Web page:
Firedrop uses artificial intelligence to automatically build entire websites around content provided by a user. It starts by asking a few questions to determine your needs and tastes. It then uses this information to present a few concepts that fit your requirements. Once you provide the content (text, images, video), the AI combines the concept you picked with the content to produce a fully designed layout. You can then refine the design by telling the system what parts of it you like and which parts you don’t.
Marc explains that the entire process is similar to working with a human designer, which might bother said humans. “Designers produce a design and ask customers if they like it. If they don’t, the designer asks why and tries again based on that additional information,” Marc explains. “Our system works in exactly the same way.” Exactly the same, minus the whole paying-a-designer part.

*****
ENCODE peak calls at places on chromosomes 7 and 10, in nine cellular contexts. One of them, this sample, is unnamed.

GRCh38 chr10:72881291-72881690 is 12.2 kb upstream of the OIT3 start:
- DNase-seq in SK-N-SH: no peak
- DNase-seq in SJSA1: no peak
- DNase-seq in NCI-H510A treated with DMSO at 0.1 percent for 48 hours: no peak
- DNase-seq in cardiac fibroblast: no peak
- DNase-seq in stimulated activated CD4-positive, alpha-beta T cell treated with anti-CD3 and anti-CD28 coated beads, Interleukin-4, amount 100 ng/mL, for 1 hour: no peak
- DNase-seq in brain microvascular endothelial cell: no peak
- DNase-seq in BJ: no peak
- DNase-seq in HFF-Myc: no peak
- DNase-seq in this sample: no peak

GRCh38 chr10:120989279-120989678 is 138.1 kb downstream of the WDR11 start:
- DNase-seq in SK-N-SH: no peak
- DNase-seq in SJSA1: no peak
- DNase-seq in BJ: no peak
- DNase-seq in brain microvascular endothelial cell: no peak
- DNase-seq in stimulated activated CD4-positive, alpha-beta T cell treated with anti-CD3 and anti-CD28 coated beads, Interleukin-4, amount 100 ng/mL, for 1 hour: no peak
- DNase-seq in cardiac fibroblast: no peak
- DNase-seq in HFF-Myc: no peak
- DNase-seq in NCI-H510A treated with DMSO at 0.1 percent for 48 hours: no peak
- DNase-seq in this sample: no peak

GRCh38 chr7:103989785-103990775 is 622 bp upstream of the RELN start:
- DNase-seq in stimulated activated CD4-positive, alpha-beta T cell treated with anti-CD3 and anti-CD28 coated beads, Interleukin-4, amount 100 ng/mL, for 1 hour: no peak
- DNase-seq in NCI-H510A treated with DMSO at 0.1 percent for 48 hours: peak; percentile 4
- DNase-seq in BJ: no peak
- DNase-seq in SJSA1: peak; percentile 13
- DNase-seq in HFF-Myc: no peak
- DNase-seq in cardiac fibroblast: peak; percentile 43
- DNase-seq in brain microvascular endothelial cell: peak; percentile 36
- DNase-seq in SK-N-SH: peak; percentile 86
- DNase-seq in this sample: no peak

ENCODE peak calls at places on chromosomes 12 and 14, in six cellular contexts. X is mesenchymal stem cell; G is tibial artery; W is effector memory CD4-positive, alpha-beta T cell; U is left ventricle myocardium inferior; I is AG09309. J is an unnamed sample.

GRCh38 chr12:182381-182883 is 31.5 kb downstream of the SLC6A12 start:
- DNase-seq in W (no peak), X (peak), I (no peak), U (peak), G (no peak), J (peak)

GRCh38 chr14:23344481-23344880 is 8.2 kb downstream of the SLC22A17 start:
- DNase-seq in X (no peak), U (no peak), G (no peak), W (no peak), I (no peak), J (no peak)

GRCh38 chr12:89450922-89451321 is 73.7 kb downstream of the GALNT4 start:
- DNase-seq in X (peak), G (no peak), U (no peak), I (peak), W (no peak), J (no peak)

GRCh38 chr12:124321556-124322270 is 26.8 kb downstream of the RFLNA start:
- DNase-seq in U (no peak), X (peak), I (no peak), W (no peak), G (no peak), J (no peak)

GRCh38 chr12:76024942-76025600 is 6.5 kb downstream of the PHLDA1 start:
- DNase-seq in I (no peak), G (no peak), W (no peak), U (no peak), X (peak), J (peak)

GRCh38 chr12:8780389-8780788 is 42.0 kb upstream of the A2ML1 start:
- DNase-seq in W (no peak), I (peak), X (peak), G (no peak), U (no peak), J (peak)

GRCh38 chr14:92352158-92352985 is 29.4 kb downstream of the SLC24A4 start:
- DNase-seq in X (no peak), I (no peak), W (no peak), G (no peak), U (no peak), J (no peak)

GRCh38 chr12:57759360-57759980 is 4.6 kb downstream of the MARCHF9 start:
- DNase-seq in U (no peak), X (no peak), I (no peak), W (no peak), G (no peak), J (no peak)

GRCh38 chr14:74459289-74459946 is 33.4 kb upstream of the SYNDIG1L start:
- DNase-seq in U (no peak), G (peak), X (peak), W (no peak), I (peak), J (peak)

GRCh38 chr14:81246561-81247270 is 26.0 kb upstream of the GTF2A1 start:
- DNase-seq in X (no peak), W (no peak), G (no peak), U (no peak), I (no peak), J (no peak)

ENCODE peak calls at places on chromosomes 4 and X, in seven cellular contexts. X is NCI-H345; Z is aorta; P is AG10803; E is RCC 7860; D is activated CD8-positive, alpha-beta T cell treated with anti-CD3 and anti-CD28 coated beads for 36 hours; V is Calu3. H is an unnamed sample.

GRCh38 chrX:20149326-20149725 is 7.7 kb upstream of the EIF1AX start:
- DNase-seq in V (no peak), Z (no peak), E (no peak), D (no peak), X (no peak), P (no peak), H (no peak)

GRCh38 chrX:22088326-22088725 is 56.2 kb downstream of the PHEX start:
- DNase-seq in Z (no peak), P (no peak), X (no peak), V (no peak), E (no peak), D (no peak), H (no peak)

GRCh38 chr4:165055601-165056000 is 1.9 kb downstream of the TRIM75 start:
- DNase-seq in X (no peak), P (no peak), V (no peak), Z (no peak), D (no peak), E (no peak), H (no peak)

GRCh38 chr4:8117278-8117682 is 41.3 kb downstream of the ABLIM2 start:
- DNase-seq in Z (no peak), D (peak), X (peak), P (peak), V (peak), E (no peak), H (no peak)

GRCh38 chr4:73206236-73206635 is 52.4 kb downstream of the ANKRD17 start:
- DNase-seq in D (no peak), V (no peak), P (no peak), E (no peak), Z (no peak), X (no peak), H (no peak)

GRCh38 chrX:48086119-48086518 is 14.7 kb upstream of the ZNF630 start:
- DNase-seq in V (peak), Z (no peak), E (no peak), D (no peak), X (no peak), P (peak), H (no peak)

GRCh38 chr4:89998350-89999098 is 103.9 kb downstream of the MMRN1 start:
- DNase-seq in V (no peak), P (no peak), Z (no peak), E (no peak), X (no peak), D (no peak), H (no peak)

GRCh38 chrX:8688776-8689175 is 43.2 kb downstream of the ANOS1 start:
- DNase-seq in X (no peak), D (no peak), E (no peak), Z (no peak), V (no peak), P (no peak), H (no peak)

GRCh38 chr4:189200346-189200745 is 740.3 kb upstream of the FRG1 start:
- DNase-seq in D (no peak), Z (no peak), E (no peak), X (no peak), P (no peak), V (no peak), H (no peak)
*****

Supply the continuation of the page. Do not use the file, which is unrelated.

The AI works by following the geometrical and statistical patterns found in appealing designs. “A lot of design is rules-based and scientific,” Marc describes. “For example, determining which colors go together is simple math and many services already exist to help with this.”
So that’s the easy part. But what about the more abstract aspects of design—the part that some consider art, and attribute to humans’ capacity for creative thinking. Apparently, this is where Firedrop’s AI engine really earns its money. Marc tells me that Firedrop uses “…a concept called ‘design personalities,‘ which in simple terms are specific design styles and approaches that we feed into a multi-layered machine learning model.” Firedrop can “…draw upon design personalities when determining your website’s look and feel, much like how a human web designer improves his or her abilities by absorbing other styles and trying different things, becoming better over time with experience.”